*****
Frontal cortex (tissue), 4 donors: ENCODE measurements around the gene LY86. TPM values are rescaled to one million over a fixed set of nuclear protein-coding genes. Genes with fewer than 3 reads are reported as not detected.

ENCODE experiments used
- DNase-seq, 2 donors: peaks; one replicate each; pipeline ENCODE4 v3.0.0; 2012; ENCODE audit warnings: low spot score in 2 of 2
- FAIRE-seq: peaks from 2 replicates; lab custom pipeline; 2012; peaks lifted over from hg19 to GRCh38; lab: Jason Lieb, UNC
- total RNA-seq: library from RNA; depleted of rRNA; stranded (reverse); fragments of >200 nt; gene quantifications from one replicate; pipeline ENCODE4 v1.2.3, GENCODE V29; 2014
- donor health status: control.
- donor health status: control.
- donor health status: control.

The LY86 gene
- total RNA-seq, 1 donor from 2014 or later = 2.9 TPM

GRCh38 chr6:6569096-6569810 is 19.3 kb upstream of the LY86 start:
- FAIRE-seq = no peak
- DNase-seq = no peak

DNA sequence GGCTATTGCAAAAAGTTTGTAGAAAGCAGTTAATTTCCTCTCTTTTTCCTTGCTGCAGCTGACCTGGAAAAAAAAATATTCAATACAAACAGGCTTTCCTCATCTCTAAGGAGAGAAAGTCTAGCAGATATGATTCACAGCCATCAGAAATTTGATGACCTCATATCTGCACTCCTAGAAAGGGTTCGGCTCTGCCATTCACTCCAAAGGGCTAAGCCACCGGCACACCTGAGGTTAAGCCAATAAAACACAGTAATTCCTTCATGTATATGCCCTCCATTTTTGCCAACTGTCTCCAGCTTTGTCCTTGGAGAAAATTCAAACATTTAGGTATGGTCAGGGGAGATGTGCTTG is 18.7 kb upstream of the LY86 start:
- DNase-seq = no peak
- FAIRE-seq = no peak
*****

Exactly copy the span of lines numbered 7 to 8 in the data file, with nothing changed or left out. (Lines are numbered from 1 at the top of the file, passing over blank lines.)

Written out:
- donor health status: control.
- donor health status: control.